1. Interpretation
    This step asks you to provide reasoned thoughts about your choice of artefact/object/image.  It is subjective in nature?  How do you feel about the artefact/object/image?  What do you think the artist/designer/filmmaker might have felt about the work and the choices that were made?  Do you like the aretfact/object/image or not?  Why is this so?
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Assignment 2: Essay

Through the lecture programme for this module, you are starting to become aware of the significant critical, theoretical and artistic shifts that have occurred in media, art and design history and how artefacts of a particular time period are to some extent bounded by and generated from their social and cultural circumstances.

This assignment requires you to make a comparative analysis of two artworks. The definition of ‘artwork’ can mean a film, game, illustration, poster, advertisement, painting, sculpture, installation, material object etc. that you identify as being ‘new’, innovative or challenging to the ‘norm’ in some way.  This could be because they challenged preconceptions through their form or subject matter, or through how or where they were displayed; because the materials, technologies or techniques used to create them were new or experimental, or because of the role they played in influencing other artists / designers / filmmakers and artefacts created during that time, or because of the critical and/or public reaction to the work at the time.

Analyse your chosen artworks, recording what you can find out about each artwork itself.  You should then carry out in depth research into the social, cultural and artistic contexts of the time the artworks were produced so that you can build a picture of the socio-cultural circumstances occurring through and being reflected by the visual arts during the time each work was made.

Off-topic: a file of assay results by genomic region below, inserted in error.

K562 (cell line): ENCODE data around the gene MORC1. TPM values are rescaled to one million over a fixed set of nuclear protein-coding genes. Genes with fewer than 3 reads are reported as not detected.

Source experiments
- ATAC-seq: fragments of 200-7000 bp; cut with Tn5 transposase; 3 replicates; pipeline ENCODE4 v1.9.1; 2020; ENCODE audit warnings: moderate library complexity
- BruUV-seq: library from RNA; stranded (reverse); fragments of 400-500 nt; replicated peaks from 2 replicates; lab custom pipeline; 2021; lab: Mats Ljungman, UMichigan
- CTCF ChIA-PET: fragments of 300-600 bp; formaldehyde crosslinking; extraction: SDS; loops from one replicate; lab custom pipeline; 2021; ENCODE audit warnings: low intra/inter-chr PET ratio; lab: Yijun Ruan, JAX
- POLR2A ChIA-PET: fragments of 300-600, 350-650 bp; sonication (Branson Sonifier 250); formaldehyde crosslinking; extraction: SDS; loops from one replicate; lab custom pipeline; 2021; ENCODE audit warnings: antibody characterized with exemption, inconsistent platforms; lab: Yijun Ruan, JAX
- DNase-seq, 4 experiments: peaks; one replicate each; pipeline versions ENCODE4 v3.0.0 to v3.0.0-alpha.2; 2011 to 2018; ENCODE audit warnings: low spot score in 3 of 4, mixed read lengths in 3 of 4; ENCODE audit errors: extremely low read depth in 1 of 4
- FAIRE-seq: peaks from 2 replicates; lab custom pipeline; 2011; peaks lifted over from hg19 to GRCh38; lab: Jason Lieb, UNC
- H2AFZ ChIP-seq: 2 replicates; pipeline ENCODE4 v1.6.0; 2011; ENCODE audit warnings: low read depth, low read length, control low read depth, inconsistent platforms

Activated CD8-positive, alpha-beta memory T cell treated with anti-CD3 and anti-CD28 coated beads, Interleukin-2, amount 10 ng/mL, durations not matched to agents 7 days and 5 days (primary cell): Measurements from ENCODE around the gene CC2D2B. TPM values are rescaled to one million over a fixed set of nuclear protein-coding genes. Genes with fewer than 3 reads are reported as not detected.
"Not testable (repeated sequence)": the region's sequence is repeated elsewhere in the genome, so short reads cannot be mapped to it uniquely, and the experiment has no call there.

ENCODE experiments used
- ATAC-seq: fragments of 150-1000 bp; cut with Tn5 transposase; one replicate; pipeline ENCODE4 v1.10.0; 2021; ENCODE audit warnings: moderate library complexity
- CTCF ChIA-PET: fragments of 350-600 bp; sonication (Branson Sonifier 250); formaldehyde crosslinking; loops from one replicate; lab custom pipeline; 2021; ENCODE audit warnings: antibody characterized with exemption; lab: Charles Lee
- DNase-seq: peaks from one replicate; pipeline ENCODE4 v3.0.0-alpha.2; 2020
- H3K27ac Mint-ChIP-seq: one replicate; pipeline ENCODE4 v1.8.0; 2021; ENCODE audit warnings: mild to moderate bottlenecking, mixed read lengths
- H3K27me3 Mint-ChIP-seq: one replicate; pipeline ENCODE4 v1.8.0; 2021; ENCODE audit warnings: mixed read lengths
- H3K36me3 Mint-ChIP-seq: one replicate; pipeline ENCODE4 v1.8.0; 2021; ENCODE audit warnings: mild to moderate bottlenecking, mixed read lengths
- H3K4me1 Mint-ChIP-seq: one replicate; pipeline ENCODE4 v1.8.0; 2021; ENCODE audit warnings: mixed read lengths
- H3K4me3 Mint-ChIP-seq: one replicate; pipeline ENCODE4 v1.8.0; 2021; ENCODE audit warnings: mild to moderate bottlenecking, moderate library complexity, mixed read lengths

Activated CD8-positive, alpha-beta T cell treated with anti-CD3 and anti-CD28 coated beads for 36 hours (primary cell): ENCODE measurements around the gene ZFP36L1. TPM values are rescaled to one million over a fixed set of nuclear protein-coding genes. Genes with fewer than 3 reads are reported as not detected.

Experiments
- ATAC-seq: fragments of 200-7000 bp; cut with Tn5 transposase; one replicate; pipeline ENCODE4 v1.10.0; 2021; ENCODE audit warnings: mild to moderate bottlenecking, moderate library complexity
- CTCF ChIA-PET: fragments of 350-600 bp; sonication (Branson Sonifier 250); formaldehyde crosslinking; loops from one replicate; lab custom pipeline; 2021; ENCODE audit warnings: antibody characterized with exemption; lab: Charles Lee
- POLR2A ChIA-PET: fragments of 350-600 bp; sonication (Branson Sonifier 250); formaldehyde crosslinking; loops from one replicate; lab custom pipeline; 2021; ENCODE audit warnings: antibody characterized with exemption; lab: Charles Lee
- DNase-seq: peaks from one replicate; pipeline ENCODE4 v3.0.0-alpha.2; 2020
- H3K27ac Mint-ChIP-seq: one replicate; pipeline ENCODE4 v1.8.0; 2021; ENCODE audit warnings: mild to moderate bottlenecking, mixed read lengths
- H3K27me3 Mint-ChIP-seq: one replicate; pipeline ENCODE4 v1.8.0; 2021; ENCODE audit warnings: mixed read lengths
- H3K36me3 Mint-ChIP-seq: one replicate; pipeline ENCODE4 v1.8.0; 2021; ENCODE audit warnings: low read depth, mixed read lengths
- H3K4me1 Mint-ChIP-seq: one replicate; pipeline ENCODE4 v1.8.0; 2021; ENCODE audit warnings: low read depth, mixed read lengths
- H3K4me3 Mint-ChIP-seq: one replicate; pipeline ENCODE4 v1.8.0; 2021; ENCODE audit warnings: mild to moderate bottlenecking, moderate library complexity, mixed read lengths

Use the following questions to help you plan your essay:

  1. How would you categorise/describe each artwork?
  1. How is each artwork intended to be read? Who are they for?
  1. In what contexts – social, historical, cultural – are the artists making the works?
  1. What other artworks were being made at the time?  Do the works represent an instance of a ‘movement’?  If so, what were the characteristics of that movement?  If not, were your selected artworks a reaction against a particular movement or style?
  1. What political and philosophical points of view were emerging at the time the artworks were made?
  1. Did the artworks respond to or reflect these in any way?

Module Aims:

Module Aims:

  • To introduce students to the historical and cultural nature of their subject area.
  • To introduce students to fundamental study and research skills.
  • To encourage contextual thinking and an analytical approach through a focus on significant issues and artefacts.
  • To enable students to analyse and evaluate visual and textual media.
  • To gain confidence in communicating ideas with clarity.